Local Artist Spotlight: Rebecca Hurt

Rebecca Hurt

Once a month, we feature local small business owners and artists who are using their creativity to make the homes and businesses of Roanoke beautiful.

This month, our spotlight is on artist Rebecca Hurt. Rebecca primarily creates large, non-objective pieces using oil paints.

A Budding Art Career: Rebecca’s Story

Rebecca is just beginning her career as an artist. Born and raised in Roanoke, she has been passionate about art for as long as she can remember.

Art was always my thing that I was good at,” she said. “Growing up, everyone knew ‘Rebecca does art.’ It’s something that’s been stamped on me.”

Living in the Roanoke community, one that is so supportive of the arts, definitely had an influence on Rebecca. She recalls years of attending local galleries and events such as the Sidewalk Art Show and admiring the work of so many talented local artists. Rebecca credits a lot of what she knows from her art teacher, Sarah Rutherfoord, another Roanoke artist.

“I took private lessons from Sarah all through high school,” Rebecca said. “She pushed me and helped me developed the skills I now have. She’s been a huge mentor in my life, not just in my art.”

There was never a doubt in Rebecca’s mind that she would pursue art as a career. She studied Studio Art at JMU and received her BFA from there in May of 2017. What did come as a surprise to her were a couple of shifts that happened during her time as a student at JMU.

Rebecca’s Style

One shift was in the style of artwork that she did. She had previously done more objective, realistic drawings and paintings, but her professors pushed her to try a different style as well—non-objective, abstract pieces.

Inspired by other abstract expressionist artists that she studied, she fell in love with this style and now focuses almost primarily on it. Her paintings typically feature vibrant colors and rich textures. “I mostly use oil, because I love that thick, buttery texture you get with oils. They seem more vibrant.”

Rebecca’s style and her use of passionate colors have an intense personal meaning. A spiritual realization three years ago helped reveal the reason why she enjoyed this type of artwork so much, other than that people told her she was good at it.

“At first it was pretty paintings, and it wasn’t until later that the meaning presented itself to me. At the time, I was going through some things and growing in my faith as a Christian. I was working on one painting in particular that was very vibrant, with deep reds and oranges and bright colors,” she said. “I didn’t have a vision for it in the beginning, but as I was working on it, it came to me that the colors reflect the love that Christ has for us.”

She has carried forward this meaning in all of her work since then and draws her inspiration from this. “It’s special that my pieces mean that to me, and getting to share that love through art to other people means a lot to me.”

For Rebecca, the process of creating each piece, even when it doesn’t go as expected, is what can bring the most meaning and joy.

“I find a lot of the time that the pieces I’m happiest with are the ones that gave me the most grief in the beginning,” she said. “The ones I put some extra love into are the ones I end up being most proud of.”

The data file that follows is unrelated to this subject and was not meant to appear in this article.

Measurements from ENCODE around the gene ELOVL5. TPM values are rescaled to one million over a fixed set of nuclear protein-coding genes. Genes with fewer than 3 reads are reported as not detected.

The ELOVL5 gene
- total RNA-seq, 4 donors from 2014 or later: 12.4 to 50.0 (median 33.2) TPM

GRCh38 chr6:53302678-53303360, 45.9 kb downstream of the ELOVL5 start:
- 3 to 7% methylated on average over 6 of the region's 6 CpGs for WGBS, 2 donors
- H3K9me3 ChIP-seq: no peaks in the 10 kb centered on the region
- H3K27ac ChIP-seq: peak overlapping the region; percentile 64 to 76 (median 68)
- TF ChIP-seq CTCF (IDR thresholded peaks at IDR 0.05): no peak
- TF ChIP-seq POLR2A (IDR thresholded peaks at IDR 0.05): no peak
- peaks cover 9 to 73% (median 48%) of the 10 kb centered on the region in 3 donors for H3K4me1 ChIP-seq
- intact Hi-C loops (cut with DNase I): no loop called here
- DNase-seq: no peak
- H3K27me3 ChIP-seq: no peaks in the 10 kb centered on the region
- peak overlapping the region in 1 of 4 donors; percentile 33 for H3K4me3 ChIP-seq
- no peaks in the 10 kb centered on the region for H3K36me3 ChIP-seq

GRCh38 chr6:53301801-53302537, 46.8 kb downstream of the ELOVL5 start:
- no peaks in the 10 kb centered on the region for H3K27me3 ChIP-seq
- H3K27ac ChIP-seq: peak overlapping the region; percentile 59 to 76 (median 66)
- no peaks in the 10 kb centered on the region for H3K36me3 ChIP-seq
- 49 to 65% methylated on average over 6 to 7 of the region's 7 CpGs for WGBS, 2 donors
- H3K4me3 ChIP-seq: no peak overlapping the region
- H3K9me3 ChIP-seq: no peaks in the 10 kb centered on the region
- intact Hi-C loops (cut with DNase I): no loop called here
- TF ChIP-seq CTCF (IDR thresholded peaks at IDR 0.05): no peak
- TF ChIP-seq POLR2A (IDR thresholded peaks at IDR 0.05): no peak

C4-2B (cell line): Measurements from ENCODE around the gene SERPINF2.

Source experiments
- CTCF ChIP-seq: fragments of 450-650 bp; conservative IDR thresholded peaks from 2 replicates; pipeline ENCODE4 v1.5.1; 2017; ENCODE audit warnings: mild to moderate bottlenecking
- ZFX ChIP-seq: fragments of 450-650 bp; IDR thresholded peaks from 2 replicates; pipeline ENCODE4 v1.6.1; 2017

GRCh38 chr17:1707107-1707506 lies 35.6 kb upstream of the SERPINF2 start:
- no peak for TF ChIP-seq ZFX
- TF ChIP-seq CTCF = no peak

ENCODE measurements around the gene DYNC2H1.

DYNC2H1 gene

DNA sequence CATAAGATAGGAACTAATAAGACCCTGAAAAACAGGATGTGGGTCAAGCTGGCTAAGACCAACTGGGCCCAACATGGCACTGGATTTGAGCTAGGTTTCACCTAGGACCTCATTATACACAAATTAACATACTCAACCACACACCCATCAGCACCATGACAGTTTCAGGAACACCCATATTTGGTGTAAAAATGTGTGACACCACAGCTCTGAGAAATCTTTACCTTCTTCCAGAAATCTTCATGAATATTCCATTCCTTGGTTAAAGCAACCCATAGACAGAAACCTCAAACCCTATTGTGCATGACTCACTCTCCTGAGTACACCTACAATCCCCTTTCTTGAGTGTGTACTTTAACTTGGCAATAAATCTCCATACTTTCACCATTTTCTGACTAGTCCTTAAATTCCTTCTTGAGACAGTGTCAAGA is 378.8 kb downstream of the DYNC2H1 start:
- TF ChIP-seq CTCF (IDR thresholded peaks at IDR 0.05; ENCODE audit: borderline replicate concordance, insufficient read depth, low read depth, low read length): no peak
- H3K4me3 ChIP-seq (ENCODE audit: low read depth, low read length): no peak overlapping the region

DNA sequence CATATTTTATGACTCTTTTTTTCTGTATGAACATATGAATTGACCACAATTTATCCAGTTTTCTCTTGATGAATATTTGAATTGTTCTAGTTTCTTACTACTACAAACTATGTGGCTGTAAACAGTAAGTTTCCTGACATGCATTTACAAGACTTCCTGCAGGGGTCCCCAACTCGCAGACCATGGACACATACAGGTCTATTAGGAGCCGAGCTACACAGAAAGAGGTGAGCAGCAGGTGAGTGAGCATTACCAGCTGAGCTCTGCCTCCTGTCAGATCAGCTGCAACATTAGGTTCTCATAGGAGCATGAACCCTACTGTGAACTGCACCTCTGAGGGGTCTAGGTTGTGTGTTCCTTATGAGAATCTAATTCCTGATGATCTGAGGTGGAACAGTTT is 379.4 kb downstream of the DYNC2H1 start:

When Rebecca moved back to Roanoke after finishing at JMU, her mentor, Sarah Rutherfoord, encouraged her to join The Market Gallery. Rebecca is the youngest member there. “I feel so fortunate to be there, surrounded by so many other amazing artists that I looked up to when I was in high school,” she said.

Rebecca’s Career: Teaching & Creating Art

Another surprising shift that came about during her time at JMU was a desire to teach art. “It hadn’t even crossed my mind before, but I decided to take one intro class in art ed,” she said. “It was fine, but once we started going into the schools and being around the kids, something in me clicked, and I knew that’s what I wanted to do.”

In addition to her BFA, she also received her Art Education License. Rebecca recently moved to Winchester because she is set to start her first full time art teaching job this fall at a high school in Front Royal, VA.

“What I love about teaching is seeing those kids who maybe were having a harder time at school or weren’t the most joyful and seeing the happiness for that kid that day that came through art,” Rebecca said. “Of course you want to teach them about art, but I think teaching is ultimately about showing kids that they’re cared for and that you’re there for them.”

While this shift in her career pulled her from her beloved hometown, she still plans to be part of the Roanoke art community as much as she can through The Market Gallery and other opportunities as she is able.

“I’ll be teaching full time, but I’m planning to keep up my own practice and painting,” she said. “That’s another good reason for being part of The Market Gallery, it will help me keep my art coming.”

When Rebecca is not working on her art, she enjoys being outdoors and hiking. She also collaborates with her friend from college and fellow artist, Nava Levenson, to create and sell handmade journals. Rebecca collage the covers of them, and Nava binds them. The pair go to shows and markets to sell them.

For more information about Rebecca and her artwork, you can visit her website or follow her on Instagram.

Some More of Rebecca’s Artwork

Scroll to see more of Rebecca’s oil paintings and mixed media pieces.

Leave A Comment